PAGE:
Markers for the transition week to August along the 40th Parallel include the blooming of purple ironweed, the ripening of the first blackberries, the beginning of the passage of monarch butterflies, the start of late-summer’s night cricket song, the flocking of starlings, the loud calls of the katydids at night, and elderberries darkening for wine.
These events and so many others all happen at the same time, their accumulation composing the exact color and scent and texture of this particular time of year. Of course, the butterflies do not cause the katydids. The crickets do not cause the ironweed to bloom. Nevertheless, all the developments of this week are related in a synchronous web, are meaningfully related, to the extent that if they did not occur in sync with one another, there would be no sixth week of middle summer but something altogether different.
The philosopher and psychologist Carl Jung used the word, “synchronicity” to describe "temporally coincident occurrences" that may be related by their meaning. In everyday conversation, people speak of “synchronicity” referring to coincidences that seem too closely related to be just coincidences. In the context of nature, however, although nothing may occur without cause, the days themselves are formed and defined from “temporally coincident occurrences,” that is events happening at the same time, events that reveal to the very blossom and tadpole the meaning of space and time. Things happen together: that is what makes the world make sense.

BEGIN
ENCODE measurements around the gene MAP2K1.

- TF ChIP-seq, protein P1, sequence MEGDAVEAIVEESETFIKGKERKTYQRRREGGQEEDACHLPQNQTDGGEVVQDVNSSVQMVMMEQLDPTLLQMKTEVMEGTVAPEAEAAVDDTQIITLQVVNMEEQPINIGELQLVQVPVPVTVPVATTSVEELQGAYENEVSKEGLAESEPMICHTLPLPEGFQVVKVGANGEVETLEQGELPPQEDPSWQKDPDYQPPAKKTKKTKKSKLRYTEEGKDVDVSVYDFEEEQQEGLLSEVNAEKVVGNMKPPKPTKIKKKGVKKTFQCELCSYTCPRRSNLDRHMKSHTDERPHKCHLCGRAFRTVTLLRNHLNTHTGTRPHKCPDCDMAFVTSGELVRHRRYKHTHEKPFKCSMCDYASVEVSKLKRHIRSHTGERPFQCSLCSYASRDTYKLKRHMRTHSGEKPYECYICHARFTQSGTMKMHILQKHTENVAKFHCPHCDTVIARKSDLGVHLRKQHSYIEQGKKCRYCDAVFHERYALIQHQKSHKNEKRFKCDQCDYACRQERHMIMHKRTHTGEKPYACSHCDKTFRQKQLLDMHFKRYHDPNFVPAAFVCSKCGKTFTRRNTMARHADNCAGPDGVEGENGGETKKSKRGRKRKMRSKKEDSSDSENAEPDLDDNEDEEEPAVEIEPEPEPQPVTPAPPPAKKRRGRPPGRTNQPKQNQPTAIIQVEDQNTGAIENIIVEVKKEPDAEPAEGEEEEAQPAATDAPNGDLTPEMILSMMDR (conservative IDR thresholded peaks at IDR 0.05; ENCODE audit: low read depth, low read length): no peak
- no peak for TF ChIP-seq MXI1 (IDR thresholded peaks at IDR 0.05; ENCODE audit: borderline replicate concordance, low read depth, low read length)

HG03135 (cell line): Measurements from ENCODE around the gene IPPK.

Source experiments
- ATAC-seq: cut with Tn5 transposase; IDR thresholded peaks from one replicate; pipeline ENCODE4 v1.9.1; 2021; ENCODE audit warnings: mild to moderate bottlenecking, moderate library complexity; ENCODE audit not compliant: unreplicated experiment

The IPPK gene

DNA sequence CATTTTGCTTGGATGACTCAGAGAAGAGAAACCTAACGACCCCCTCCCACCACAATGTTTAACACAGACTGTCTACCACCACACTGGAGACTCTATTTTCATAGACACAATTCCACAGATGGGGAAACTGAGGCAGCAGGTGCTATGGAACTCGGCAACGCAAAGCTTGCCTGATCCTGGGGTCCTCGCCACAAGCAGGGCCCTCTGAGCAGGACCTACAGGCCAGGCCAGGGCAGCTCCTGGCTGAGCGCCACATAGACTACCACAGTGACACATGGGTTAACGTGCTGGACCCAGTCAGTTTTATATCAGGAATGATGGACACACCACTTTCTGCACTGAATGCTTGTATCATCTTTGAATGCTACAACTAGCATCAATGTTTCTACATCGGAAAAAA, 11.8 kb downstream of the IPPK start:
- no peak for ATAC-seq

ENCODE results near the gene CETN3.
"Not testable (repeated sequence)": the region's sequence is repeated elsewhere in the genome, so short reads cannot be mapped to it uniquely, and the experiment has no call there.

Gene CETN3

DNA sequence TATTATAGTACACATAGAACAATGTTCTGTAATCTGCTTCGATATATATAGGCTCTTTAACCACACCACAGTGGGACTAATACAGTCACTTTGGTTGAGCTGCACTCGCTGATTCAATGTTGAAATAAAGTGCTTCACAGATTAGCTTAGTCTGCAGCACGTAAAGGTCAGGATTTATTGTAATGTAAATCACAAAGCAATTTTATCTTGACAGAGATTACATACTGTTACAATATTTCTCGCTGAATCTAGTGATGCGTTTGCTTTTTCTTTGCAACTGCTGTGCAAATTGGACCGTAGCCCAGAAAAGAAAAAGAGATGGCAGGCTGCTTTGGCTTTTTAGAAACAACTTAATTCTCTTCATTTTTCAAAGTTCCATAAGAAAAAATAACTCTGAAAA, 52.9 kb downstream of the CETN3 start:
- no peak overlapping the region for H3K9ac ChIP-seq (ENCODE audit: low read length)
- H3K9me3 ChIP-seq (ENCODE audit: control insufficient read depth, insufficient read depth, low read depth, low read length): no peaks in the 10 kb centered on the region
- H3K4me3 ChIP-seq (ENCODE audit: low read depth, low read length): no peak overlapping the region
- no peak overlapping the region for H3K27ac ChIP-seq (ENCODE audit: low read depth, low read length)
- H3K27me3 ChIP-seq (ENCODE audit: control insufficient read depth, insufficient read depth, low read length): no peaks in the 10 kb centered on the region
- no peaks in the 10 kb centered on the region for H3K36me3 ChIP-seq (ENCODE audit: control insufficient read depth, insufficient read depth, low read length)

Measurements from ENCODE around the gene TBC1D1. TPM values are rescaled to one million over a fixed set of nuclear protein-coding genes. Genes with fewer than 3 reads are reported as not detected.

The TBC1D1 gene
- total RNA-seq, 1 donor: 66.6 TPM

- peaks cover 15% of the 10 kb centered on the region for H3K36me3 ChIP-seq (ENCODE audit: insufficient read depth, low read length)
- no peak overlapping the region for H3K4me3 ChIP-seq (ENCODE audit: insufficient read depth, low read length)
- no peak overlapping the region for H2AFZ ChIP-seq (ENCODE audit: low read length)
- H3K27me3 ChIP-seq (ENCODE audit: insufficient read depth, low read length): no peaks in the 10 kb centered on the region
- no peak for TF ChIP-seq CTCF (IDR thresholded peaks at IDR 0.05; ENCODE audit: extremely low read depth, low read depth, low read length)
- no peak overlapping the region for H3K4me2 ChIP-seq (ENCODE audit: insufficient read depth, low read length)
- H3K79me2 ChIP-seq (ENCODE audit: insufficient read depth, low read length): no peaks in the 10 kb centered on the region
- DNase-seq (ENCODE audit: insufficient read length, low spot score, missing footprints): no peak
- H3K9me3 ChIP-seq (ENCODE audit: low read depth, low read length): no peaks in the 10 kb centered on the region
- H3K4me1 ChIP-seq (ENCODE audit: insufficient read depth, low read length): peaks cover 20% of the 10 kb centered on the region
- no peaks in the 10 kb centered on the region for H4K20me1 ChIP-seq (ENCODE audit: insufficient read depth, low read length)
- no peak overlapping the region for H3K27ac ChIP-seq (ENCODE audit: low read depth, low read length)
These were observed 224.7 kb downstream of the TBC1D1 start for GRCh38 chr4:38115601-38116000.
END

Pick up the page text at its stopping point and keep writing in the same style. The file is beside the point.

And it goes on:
This is Bill Felker with Poor Will’s Almanack. I’ll be back again next week with notes for the seventh week of middle summer. In the meantime, notice how everything is happening together.